Keep in mind though, if you don't live in a tropical area you may have to order these plants online, or ask at your local nursery to see if they can find a source for you to buy them from.


Vinca - These are not technically considered tropical plants, but they're a wonderful annual flower to use in a tropical flower garden because they give you instant color from the moment you plant them. They can often be bought as small starter plants, and they grow about ten to twelve inches high. They bloom profusely for months on end, and they tolerate even the worst heat, drought conditions, and poor soil too. They have very smooth glossy green leaves too, and the flower buds form small rosettes as they're opening.

Purple Sand Verbena
Purple Sand Verbena | Source

Purple Sand Verbena - These are also excellent plants for using in very hot, dry areas of your yard and garden. These flowers grow naturally as wildflowers in various parts of the Southwestern United States, but they'll also grow in sandy soil areas such as Florida. These come in a variety of colors too, and though they are considered to be annuals or short lived perennials, they drop seeds well so they'll sprout up again each year. Purple sand verbena also has light green, hairy leaves and stems which add interesting texture to a tropical flower garden.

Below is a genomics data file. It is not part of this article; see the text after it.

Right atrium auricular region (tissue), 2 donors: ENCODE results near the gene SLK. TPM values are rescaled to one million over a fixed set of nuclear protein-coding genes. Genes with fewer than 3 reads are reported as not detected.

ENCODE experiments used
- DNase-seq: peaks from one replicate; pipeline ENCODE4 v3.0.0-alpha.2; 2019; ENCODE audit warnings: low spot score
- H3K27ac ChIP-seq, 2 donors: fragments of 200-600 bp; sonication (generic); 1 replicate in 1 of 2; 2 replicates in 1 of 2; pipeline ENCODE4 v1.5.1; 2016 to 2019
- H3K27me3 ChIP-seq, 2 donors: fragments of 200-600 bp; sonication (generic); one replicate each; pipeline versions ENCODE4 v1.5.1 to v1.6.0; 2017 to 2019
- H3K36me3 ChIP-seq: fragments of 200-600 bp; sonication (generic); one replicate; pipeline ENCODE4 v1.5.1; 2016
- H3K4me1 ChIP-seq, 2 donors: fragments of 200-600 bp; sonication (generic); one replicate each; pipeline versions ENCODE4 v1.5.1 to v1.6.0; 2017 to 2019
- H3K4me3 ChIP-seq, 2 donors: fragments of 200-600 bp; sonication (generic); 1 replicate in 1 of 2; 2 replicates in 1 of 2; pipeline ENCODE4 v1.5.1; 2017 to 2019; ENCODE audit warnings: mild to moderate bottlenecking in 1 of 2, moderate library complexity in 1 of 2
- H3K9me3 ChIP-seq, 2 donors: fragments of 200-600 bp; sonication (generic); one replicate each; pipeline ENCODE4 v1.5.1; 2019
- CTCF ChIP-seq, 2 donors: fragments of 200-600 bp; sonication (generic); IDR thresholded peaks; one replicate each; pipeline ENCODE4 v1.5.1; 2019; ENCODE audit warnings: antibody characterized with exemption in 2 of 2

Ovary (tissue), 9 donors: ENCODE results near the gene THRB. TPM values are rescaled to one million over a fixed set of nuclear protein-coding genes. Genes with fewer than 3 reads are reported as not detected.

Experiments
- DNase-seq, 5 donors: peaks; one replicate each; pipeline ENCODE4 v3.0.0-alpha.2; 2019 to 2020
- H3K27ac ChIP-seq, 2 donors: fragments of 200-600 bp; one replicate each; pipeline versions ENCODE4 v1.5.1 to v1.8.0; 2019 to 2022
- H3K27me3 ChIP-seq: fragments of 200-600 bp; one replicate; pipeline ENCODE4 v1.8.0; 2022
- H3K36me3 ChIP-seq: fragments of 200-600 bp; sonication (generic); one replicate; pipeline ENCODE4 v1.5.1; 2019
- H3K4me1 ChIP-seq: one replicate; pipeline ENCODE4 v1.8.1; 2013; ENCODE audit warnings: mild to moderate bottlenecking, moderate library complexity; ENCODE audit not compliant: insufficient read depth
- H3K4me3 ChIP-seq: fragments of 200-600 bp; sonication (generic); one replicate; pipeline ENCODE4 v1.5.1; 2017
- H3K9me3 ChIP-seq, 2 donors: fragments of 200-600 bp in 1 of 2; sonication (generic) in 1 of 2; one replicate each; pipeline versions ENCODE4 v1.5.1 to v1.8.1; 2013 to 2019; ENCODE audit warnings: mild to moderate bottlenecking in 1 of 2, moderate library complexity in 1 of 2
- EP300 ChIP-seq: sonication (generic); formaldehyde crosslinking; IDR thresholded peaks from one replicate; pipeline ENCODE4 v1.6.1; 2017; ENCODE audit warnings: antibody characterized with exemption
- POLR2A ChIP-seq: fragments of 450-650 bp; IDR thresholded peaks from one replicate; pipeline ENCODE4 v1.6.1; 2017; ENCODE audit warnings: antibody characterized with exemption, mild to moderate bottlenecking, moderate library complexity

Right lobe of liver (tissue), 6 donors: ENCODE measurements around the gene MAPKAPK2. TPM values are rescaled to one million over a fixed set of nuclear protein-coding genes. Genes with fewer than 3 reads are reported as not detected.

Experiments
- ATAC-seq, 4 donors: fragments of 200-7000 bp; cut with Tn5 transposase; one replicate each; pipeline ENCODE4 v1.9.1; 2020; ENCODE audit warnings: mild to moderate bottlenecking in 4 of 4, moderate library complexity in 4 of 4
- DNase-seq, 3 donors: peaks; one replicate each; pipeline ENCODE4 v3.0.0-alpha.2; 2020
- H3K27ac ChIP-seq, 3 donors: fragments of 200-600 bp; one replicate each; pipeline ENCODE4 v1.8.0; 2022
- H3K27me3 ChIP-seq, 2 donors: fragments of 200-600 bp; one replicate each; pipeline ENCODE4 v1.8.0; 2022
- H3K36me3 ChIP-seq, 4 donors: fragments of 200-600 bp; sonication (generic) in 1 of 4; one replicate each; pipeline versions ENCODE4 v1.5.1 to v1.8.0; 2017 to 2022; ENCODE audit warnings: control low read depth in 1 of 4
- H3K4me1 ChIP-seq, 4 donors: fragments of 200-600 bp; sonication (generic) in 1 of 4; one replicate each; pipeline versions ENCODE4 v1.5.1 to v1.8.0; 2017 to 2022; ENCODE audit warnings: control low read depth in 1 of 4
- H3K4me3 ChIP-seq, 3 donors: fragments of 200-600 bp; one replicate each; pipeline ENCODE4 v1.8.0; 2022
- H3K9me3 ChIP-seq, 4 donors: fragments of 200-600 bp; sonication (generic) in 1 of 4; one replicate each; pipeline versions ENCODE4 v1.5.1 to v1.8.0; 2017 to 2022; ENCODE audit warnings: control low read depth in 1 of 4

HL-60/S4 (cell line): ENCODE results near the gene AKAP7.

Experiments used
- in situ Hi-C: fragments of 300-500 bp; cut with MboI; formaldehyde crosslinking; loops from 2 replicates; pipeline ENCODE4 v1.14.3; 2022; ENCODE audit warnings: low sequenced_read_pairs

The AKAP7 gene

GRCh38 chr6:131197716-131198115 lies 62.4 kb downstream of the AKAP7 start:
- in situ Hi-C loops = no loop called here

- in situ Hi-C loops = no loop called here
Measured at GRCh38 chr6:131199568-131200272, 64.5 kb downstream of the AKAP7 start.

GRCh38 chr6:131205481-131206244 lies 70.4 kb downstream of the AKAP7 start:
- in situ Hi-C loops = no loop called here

Red Head Sun Coleus
Red Head Sun Coleus | Source

Sun Coleus - This is a wonderful plant for adding unusual color and texture to your garden. It tolerates heat and sun, but it can grow in partial sun too. This plant is grown more for its unusual color and texture than its flowers, and it makes a stunning perennial display in almost any type of garden you put it in.

Moses in the Cradle
Moses in the Cradle | Source

Moses-in-the-cradle - This plant is known by a few different names, but Moses-in-the-cradle seems to be the most common. This is another tropical plant which loves heat and sun, but will also grow in partial sun too. This plant does wonderfully in sandy soil, particularly when it's in a humid area. The plant has tiny little flowers which aren't overly noticeable, so it tends to be grown for the striking color of its foliage instead. This plant is invasive in certain areas of the country though: Florida is one of those places. It spreads out quickly and aggressively as a ground cover, and can become problematic when not kept contained.

Orange Kalanchoe
Orange Kalanchoe

Kalanchoe - This is a succulent plant which tolerates heat and sun very nicely. What are unusual about this are the glossy deep green leaves the plant has, and the vibrant flower colors it produces too. This plant will do well in partially sunny areas too, and the variety which has fuzzy leaves instead of smooth ones can tolerate even more hot and arid areas such as those found in Phoenix Arizona.


    0 of 8192 characters used
    Post Comment

    No comments yet.